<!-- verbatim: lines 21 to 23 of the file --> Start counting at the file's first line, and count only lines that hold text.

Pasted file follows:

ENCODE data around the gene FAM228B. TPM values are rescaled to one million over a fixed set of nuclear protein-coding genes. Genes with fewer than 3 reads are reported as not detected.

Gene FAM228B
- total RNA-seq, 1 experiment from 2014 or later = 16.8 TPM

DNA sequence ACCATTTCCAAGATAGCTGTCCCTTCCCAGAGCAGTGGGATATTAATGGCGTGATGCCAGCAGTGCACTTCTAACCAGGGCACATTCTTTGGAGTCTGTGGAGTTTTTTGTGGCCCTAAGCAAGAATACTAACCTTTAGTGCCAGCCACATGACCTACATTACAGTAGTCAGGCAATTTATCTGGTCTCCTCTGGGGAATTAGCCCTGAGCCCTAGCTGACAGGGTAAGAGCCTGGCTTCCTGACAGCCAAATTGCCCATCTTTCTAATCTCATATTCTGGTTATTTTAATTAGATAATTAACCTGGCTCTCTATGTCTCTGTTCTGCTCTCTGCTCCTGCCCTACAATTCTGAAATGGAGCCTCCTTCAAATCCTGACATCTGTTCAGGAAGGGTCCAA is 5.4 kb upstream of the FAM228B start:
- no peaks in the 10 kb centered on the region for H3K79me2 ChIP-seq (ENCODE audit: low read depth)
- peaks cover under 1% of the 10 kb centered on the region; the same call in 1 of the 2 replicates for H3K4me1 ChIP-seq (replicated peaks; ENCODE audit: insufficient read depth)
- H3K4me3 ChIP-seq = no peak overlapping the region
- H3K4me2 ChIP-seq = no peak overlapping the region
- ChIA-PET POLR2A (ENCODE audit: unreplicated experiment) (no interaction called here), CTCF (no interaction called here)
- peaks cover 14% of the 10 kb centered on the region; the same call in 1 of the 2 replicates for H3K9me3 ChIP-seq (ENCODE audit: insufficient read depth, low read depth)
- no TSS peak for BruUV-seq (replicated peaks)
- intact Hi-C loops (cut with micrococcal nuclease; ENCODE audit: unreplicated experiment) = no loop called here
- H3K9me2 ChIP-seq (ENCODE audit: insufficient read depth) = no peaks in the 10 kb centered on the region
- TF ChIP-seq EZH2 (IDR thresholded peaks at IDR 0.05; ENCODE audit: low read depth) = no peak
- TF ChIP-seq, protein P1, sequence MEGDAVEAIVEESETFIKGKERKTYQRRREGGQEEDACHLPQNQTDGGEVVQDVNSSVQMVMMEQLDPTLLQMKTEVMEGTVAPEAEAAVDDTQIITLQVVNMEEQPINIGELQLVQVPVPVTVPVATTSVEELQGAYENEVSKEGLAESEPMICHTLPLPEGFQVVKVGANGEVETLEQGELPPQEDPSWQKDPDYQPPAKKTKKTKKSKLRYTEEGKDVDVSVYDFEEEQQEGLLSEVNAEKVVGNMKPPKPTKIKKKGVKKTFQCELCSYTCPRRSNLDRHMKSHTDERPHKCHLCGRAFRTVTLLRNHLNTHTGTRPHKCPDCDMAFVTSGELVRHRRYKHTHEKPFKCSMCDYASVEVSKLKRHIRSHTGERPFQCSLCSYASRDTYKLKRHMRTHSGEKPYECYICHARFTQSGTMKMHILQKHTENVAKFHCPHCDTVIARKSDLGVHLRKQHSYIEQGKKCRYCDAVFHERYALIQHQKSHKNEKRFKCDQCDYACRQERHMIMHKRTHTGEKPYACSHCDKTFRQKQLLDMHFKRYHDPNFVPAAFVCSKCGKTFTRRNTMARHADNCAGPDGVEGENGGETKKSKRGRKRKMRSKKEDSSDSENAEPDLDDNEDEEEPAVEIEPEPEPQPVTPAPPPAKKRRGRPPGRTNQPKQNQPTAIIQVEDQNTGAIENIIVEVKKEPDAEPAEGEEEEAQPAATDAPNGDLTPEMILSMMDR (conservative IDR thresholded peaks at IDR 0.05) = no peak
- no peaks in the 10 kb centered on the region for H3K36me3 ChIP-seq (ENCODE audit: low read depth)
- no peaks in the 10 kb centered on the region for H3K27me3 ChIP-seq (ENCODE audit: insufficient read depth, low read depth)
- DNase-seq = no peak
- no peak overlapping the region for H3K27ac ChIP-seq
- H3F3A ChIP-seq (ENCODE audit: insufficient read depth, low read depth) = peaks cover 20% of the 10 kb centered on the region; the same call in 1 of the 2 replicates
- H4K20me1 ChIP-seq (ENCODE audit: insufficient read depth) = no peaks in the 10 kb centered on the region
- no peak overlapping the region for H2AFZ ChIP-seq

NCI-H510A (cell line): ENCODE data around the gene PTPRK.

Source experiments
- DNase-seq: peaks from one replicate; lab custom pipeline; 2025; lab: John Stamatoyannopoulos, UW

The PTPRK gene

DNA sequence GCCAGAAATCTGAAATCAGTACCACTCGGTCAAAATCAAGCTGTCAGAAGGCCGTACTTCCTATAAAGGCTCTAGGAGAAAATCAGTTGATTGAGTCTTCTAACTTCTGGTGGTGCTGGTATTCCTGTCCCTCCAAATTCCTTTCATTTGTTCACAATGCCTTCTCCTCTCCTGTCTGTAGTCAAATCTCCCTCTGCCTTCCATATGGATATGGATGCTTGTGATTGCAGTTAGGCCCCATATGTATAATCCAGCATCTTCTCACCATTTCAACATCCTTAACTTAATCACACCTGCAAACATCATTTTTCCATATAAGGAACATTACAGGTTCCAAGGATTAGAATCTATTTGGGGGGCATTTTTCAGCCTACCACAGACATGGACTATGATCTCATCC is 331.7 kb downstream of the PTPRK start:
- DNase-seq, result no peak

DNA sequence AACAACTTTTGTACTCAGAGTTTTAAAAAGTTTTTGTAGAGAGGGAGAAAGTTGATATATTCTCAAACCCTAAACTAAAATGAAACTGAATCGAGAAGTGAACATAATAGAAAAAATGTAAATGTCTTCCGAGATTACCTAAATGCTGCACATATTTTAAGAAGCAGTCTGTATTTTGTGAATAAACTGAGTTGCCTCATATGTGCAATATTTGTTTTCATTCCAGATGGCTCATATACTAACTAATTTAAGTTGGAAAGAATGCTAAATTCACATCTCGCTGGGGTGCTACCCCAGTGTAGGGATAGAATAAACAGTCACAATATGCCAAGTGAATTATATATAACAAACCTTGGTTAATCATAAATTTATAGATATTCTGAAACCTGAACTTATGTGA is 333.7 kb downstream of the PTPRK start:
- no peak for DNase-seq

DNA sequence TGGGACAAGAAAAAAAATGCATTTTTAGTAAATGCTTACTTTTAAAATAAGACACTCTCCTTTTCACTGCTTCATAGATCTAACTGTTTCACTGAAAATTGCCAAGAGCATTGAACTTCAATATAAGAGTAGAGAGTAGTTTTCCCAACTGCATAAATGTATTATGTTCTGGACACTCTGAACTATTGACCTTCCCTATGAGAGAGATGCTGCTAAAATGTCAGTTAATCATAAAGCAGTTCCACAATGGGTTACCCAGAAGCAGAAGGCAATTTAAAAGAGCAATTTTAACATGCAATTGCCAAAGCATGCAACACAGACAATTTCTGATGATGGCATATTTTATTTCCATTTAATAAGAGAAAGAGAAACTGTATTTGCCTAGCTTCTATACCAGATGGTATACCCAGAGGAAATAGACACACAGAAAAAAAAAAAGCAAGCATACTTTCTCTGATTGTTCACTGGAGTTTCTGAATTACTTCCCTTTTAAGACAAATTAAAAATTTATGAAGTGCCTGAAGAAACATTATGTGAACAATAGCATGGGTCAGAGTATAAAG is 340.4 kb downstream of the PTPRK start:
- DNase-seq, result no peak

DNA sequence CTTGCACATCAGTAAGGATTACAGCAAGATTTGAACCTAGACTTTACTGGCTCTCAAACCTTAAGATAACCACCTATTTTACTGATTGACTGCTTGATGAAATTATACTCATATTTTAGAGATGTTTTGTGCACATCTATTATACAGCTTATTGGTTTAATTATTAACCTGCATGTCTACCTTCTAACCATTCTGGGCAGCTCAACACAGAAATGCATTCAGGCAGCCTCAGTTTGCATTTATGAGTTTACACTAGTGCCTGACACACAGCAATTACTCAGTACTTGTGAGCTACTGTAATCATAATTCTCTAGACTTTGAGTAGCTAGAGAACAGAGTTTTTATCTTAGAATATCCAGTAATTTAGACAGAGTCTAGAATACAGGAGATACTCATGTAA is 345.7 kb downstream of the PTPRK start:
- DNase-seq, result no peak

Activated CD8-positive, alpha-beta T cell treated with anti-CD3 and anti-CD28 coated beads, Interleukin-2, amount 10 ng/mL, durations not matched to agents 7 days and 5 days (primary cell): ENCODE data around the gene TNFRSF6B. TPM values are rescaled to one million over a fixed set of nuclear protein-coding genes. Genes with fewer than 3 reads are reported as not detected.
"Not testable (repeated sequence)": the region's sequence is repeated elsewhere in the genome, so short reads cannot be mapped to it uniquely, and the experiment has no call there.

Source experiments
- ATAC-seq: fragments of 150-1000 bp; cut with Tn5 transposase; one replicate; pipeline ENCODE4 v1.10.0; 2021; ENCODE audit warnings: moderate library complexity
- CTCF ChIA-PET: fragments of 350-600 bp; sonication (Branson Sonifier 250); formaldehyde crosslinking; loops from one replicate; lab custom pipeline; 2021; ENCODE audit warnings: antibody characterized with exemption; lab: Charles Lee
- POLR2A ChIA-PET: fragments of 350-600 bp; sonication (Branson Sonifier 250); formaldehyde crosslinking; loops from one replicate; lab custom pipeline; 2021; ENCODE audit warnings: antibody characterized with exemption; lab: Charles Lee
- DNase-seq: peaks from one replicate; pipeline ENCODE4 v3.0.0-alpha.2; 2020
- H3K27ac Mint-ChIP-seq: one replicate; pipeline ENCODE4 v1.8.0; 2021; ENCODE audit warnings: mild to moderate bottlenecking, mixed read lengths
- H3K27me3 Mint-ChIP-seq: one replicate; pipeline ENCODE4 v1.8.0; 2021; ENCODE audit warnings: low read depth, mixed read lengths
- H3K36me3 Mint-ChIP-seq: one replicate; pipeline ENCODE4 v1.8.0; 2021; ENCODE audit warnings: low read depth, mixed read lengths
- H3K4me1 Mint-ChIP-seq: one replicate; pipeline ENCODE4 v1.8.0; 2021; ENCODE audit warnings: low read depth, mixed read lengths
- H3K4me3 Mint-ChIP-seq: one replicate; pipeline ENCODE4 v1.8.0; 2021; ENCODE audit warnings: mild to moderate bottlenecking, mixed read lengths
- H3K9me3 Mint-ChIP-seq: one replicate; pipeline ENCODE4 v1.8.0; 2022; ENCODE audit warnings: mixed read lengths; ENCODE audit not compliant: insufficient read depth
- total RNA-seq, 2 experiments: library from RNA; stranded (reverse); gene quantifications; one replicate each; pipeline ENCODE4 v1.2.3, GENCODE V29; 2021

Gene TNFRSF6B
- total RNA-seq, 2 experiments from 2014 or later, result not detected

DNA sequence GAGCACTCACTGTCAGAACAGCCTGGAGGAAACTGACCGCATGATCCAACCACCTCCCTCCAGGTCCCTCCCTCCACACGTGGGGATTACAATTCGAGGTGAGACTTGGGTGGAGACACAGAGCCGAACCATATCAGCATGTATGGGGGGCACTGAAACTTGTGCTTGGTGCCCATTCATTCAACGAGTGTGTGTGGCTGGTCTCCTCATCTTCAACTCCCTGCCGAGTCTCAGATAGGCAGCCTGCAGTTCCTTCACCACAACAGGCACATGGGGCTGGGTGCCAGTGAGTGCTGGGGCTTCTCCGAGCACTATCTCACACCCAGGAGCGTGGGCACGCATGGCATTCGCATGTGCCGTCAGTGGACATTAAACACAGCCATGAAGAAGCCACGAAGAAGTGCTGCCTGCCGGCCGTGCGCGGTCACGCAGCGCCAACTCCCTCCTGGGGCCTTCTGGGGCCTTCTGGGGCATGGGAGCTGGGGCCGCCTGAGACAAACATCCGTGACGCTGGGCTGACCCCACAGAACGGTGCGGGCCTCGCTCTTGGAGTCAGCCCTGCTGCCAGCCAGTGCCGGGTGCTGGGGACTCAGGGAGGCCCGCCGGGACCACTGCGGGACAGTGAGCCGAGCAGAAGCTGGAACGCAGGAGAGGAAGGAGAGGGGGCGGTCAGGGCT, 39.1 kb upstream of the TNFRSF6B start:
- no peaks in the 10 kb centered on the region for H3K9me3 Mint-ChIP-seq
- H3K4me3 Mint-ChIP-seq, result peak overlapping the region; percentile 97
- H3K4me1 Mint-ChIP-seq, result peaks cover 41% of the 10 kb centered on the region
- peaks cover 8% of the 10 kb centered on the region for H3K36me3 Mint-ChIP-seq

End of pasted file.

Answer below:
- H4K20me1 ChIP-seq (ENCODE audit: insufficient read depth) = no peaks in the 10 kb centered on the region
- no peak overlapping the region for H2AFZ ChIP-seq

NCI-H510A (cell line): ENCODE data around the gene PTPRK.